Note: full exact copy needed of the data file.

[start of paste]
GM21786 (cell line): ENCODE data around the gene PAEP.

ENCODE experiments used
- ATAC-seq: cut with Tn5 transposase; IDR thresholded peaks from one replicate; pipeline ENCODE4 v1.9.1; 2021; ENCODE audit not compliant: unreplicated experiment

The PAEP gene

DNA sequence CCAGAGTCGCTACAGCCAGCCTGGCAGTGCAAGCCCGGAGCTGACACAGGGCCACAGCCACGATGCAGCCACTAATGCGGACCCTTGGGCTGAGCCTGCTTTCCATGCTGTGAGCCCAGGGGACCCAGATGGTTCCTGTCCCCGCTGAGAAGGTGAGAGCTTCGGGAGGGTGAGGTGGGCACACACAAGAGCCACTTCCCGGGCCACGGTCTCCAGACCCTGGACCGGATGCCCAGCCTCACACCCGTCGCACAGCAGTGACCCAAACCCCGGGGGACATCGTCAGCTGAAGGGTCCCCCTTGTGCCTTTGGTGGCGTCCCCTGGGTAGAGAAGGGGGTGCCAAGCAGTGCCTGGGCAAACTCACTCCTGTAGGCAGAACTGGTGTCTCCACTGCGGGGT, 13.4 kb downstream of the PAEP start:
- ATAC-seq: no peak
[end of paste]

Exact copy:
GM21786 (cell line): ENCODE data around the gene PAEP.

ENCODE experiments used
- ATAC-seq: cut with Tn5 transposase; IDR thresholded peaks from one replicate; pipeline ENCODE4 v1.9.1; 2021; ENCODE audit not compliant: unreplicated experiment

The PAEP gene

DNA sequence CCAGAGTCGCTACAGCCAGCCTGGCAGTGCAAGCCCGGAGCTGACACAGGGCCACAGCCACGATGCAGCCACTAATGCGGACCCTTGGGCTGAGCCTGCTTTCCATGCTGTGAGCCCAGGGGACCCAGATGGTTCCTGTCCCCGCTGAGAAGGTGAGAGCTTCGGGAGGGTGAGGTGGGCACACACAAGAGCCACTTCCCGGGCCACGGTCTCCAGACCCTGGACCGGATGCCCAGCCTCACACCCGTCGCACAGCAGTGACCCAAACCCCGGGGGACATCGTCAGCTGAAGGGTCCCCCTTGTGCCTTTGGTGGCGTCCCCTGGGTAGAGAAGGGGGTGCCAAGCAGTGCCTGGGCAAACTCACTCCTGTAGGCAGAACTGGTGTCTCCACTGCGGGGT, 13.4 kb downstream of the PAEP start:
- ATAC-seq: no peak